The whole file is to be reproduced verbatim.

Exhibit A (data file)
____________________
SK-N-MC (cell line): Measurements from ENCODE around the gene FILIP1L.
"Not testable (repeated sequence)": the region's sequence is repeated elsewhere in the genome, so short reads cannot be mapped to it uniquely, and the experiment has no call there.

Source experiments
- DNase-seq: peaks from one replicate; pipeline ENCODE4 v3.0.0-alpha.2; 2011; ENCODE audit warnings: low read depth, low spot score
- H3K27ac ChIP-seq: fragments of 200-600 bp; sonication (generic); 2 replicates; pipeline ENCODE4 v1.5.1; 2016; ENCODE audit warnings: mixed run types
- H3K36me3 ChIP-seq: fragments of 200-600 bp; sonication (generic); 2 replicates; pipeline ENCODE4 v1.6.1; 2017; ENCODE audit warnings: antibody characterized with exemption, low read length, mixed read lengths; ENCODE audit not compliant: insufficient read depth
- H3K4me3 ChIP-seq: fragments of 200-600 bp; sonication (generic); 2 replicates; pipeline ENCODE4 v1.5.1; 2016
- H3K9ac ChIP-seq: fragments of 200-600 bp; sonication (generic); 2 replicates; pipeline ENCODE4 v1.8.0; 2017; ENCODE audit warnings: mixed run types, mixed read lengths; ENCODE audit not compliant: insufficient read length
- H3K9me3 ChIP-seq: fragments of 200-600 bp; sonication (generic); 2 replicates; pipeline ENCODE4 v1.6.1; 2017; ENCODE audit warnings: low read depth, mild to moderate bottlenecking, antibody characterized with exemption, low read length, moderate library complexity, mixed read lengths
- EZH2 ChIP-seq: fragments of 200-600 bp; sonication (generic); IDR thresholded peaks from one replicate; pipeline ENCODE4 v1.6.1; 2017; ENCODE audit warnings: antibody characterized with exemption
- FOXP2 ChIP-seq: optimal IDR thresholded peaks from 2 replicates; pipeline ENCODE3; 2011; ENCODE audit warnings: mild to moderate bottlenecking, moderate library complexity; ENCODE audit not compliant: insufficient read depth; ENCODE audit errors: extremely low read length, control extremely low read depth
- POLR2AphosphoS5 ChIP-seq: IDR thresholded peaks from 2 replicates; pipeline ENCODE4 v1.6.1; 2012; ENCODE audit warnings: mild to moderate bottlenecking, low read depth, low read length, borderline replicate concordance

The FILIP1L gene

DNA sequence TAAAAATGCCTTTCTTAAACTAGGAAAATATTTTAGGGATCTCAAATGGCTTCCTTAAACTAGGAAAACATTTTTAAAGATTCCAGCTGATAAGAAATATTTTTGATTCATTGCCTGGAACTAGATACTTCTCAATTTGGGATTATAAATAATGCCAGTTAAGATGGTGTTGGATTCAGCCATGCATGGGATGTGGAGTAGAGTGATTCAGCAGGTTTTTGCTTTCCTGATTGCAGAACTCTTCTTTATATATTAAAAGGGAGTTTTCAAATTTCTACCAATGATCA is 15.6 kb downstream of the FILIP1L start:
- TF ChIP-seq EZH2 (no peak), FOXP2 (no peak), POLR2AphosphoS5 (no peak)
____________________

SK-N-MC (cell line): Measurements from ENCODE around the gene FILIP1L.
"Not testable (repeated sequence)": the region's sequence is repeated elsewhere in the genome, so short reads cannot be mapped to it uniquely, and the experiment has no call there.

Source experiments
- DNase-seq: peaks from one replicate; pipeline ENCODE4 v3.0.0-alpha.2; 2011; ENCODE audit warnings: low read depth, low spot score
- H3K27ac ChIP-seq: fragments of 200-600 bp; sonication (generic); 2 replicates; pipeline ENCODE4 v1.5.1; 2016; ENCODE audit warnings: mixed run types
- H3K36me3 ChIP-seq: fragments of 200-600 bp; sonication (generic); 2 replicates; pipeline ENCODE4 v1.6.1; 2017; ENCODE audit warnings: antibody characterized with exemption, low read length, mixed read lengths; ENCODE audit not compliant: insufficient read depth
- H3K4me3 ChIP-seq: fragments of 200-600 bp; sonication (generic); 2 replicates; pipeline ENCODE4 v1.5.1; 2016
- H3K9ac ChIP-seq: fragments of 200-600 bp; sonication (generic); 2 replicates; pipeline ENCODE4 v1.8.0; 2017; ENCODE audit warnings: mixed run types, mixed read lengths; ENCODE audit not compliant: insufficient read length
- H3K9me3 ChIP-seq: fragments of 200-600 bp; sonication (generic); 2 replicates; pipeline ENCODE4 v1.6.1; 2017; ENCODE audit warnings: low read depth, mild to moderate bottlenecking, antibody characterized with exemption, low read length, moderate library complexity, mixed read lengths
- EZH2 ChIP-seq: fragments of 200-600 bp; sonication (generic); IDR thresholded peaks from one replicate; pipeline ENCODE4 v1.6.1; 2017; ENCODE audit warnings: antibody characterized with exemption
- FOXP2 ChIP-seq: optimal IDR thresholded peaks from 2 replicates; pipeline ENCODE3; 2011; ENCODE audit warnings: mild to moderate bottlenecking, moderate library complexity; ENCODE audit not compliant: insufficient read depth; ENCODE audit errors: extremely low read length, control extremely low read depth
- POLR2AphosphoS5 ChIP-seq: IDR thresholded peaks from 2 replicates; pipeline ENCODE4 v1.6.1; 2012; ENCODE audit warnings: mild to moderate bottlenecking, low read depth, low read length, borderline replicate concordance

The FILIP1L gene

DNA sequence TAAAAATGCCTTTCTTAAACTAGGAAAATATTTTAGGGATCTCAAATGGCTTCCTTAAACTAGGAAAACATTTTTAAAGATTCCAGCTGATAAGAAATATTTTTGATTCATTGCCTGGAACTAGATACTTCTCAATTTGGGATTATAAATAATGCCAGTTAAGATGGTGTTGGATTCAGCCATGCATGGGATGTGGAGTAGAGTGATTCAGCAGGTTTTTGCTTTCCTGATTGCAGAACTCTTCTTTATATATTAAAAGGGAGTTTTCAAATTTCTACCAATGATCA is 15.6 kb downstream of the FILIP1L start:
- TF ChIP-seq EZH2 (no peak), FOXP2 (no peak), POLR2AphosphoS5 (no peak)